Several studies using data from registries across the world have compared the efficacy and safety of treatment options for psoriasis and PsA. A study from the Psoriasis Longitudinal Assessment and Registry (PSOLAR) assessed the risk of adverse events of special interest with psoriasis treatments in a real-world setting3 and found that rates of serious infection for infliximab and other biologics were numerically higher compared with ustekinumab. Similarly, a study using data from the prospective Biologisk Behandling i Dansk Dermatologi (DERMBIO) registry in Denmark demonstrated a trend of lower cumulative incidence of serious adverse events, such as infection, cancer, and cardiovascular events, with ustekinumab compared with adalimumab, etanercept, and infliximab.4 More recently, the SUSTAIN study,5 conducted in Germany, reported the efficacy, safety, and tolerability of ustekinumab for the treatment of PsA in routine clinical care from both the physician and patient perspective. At Week 16, efficacy of ustekinumab was rated excellent by 32.3% of physicians, and a further 44.8% of physicians rated it as good. Among patients, efficacy of ustekinumab was rated as excellent or good by 34.0% and 40.2%, respectively. With respect to tolerability of ustekinumab at Week 16, it was rated excellent and good by 51.0% and 43.8% of physicians, respectively, and by 55.0% and 37.0% of patients, respectively.5
In the treatment of PsA, it is also necessary to measure disease activity and amend therapy in cases of persistently active disease.1 For example, in a study from the British Association of Dermatologists’ Biologic Interventions Register (BADBIR) which assessed drug survival (time to drug discontinuation) of biologics used to treat psoriasis, ustekinumab was shown to have the highest first-course drug survival as compared with adalimumab, etanercept, and infliximab.6 Similarly, a study from the DERMBIO registry demonstrated that ustekinumab had a significantly longer survival rate than other anti-tumour necrosis factor-alpha (TNF-α) agents.4 In another study, from the PSOLAR registry, which compared drug survival in patients with psoriasis undergoing first, second, or third-line treatment with ustekinumab, infliximab, adalimumab, or etanercept, significantly shorter times to discontinuation were observed for infliximab (hazard ratio [HR]: 2.73; 95% confidence interval [CI]: [1.48–5.04]; p=0.0014), adalimumab (HR: 4.16; 95% CI: 2.80–6.20; p<0.0001), and etanercept (HR: 4.91; 95% CI: 3.28–7.35; p<0.0001) compared with ustekinumab (reference treatment) for first-line biologic use.7 Similar results were observed for second and third-line therapies (Figure 1).7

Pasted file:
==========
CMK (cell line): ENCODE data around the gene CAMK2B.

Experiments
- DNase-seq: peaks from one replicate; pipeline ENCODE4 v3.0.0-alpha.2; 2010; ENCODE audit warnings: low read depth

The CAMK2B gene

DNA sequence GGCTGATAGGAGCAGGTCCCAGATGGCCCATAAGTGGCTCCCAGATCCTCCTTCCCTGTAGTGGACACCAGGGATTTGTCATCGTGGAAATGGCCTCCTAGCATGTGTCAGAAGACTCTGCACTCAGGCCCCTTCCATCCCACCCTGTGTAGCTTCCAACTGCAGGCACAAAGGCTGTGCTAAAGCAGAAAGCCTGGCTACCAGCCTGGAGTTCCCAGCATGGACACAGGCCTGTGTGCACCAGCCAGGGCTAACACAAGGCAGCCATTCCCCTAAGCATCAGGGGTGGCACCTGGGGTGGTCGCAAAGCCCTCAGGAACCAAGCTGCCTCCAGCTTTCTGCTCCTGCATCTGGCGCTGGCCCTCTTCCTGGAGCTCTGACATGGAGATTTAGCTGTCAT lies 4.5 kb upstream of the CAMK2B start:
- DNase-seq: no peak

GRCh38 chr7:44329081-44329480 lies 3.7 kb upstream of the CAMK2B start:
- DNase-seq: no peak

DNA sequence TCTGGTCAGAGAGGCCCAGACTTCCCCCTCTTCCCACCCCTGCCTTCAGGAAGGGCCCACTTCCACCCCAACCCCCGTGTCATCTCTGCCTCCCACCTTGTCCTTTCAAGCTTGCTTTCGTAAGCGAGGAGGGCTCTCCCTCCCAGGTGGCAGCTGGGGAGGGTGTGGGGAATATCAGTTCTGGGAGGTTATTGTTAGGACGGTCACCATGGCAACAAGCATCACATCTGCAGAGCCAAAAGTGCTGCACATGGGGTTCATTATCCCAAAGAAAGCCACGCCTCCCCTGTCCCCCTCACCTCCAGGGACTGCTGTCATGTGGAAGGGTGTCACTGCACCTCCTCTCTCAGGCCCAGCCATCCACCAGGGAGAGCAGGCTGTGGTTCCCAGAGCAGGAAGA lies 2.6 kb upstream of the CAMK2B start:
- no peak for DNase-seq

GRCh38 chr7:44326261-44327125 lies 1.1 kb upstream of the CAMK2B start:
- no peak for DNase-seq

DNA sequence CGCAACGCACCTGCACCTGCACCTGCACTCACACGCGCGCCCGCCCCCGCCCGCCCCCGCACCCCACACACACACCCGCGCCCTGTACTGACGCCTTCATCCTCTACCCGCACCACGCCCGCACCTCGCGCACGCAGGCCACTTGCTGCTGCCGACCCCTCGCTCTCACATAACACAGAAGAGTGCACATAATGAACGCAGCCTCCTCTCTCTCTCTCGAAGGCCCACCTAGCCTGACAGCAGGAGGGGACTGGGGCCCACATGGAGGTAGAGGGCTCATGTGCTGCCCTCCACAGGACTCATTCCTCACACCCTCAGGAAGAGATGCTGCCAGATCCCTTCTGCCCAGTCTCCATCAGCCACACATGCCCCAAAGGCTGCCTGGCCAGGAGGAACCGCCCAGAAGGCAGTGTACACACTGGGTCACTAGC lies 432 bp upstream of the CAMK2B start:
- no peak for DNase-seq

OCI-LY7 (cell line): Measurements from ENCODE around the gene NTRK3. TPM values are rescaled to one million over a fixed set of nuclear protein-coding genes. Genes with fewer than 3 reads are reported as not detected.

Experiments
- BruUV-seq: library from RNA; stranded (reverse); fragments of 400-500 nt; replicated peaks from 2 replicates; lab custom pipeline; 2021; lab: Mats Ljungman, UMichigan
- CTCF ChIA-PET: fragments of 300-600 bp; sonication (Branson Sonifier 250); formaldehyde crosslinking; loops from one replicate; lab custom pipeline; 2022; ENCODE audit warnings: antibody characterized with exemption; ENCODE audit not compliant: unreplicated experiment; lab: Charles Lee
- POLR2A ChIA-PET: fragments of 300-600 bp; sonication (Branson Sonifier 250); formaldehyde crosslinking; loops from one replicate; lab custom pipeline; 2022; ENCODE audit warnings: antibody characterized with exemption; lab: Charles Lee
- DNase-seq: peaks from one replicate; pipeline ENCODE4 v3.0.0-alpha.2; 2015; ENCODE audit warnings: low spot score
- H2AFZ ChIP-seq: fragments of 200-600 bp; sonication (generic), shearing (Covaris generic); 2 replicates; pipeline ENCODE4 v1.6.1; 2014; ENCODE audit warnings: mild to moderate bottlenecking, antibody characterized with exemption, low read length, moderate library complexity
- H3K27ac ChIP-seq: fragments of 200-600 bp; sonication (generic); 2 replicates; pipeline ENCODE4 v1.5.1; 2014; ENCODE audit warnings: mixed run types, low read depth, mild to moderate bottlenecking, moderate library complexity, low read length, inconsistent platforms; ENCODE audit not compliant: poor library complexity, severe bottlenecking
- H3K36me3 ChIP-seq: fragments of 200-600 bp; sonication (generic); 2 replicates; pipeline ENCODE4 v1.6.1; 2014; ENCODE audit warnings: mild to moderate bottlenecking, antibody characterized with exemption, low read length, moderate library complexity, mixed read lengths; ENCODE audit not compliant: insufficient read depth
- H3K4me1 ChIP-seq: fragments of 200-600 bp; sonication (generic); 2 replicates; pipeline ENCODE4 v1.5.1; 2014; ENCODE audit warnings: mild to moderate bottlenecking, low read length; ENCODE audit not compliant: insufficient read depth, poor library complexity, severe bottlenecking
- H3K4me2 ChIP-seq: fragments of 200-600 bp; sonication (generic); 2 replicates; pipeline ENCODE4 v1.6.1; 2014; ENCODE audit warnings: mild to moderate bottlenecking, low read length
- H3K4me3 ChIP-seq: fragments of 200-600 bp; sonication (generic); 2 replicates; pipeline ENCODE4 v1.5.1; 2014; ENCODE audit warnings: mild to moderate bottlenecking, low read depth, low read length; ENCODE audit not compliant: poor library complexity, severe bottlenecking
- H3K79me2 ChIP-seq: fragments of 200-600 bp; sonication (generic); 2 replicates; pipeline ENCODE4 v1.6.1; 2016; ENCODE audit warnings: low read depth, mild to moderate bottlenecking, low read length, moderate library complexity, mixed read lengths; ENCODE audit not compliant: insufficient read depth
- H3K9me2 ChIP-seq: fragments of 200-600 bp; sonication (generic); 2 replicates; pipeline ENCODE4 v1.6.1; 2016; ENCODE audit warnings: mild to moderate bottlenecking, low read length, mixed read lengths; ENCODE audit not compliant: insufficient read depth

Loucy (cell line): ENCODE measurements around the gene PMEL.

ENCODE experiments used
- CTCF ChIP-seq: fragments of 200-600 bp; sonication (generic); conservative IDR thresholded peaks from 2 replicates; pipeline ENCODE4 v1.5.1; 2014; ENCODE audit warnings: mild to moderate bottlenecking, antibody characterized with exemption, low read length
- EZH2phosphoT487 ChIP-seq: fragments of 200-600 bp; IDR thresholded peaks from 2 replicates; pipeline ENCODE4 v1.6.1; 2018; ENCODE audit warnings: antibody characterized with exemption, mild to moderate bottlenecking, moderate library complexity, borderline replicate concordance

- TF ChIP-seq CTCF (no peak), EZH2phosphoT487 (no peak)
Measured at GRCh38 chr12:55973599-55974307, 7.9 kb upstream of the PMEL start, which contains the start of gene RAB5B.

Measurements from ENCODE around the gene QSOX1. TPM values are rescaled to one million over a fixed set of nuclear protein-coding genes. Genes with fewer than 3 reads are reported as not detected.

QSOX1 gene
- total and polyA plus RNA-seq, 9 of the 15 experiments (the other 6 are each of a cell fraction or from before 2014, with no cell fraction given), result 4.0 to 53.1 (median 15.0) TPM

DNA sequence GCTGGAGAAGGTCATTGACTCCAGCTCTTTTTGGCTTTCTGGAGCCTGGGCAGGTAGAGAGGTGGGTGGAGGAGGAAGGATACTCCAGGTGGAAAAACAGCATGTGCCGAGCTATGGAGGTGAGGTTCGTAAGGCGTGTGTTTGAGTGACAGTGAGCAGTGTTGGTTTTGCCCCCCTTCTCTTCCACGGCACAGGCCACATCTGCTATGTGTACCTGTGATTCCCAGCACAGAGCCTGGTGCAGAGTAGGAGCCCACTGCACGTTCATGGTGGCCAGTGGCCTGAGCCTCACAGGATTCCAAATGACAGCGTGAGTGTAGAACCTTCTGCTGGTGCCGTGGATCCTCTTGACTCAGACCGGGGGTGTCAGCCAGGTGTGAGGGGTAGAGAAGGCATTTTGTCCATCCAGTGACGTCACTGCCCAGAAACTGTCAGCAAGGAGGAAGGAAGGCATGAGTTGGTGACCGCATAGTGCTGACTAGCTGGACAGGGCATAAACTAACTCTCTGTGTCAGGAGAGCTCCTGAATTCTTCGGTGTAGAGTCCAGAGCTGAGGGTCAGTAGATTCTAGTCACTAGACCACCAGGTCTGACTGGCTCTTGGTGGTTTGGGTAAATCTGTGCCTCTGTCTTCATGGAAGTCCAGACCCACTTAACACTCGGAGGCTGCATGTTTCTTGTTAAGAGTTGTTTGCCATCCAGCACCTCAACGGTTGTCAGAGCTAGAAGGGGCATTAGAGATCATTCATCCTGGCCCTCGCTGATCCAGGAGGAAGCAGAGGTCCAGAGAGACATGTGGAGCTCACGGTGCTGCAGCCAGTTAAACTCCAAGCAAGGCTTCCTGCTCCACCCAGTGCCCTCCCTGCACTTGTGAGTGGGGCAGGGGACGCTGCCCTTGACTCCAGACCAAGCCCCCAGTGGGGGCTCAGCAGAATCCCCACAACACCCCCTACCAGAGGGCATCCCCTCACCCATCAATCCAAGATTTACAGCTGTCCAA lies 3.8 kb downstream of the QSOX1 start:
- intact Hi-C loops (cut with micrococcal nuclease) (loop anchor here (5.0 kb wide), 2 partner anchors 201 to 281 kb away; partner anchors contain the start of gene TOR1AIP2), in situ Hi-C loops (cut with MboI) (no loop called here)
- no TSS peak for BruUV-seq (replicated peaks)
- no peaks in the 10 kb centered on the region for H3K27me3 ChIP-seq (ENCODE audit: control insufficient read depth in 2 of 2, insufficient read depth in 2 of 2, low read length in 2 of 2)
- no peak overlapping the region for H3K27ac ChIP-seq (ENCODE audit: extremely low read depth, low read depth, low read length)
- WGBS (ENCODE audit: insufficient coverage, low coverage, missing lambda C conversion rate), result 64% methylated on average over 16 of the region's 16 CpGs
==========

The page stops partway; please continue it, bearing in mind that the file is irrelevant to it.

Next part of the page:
In addition to RWE providing physicians with information to guide treatment decisions, it is also important to consider the patient perspective. Taken together, these results demonstrate that optimising treatment scores is not the same as optimising treatment and that outcome measures, along with clinical data, should be carefully taken into consideration when formulating an appropriate personalised treatment plan for patients in clinical practice.
In conclusion, the primary goal in treating psoriasis and PsA is to lower disease activity and maximise long-term health-related quality of life. Real-life data from psoriasis and PsA registries provide useful information and can be used to make informed treatment decisions. Furthermore, outcome measures should be taken into consideration and treatment targets should be based on a shared decision between the patient and their rheumatologist, since optimising treatment scores does not always translate to optimising treatment.
Immunological Similarities and Differences Between Psoriasis and Psoriatic Arthritis
Professor Dennis McGonagle
Understanding the clinical relevance of enthesitis and the immunology at the enthesis has helped to understand similarities and differences between psoriasis and PsA. Enthesitis is the inflammation of the enthesis and is well recognised in the synovial joints of patients with PsA.8 Recent findings have shown that the immunopathogenetic inter-relationship between the synovium and entheses is more complex than first imagined and that joint-specific factors found in the synovio-entheseal complex could trigger innate immune responses and may be pivotal players in the phenotypic expression of PsA.8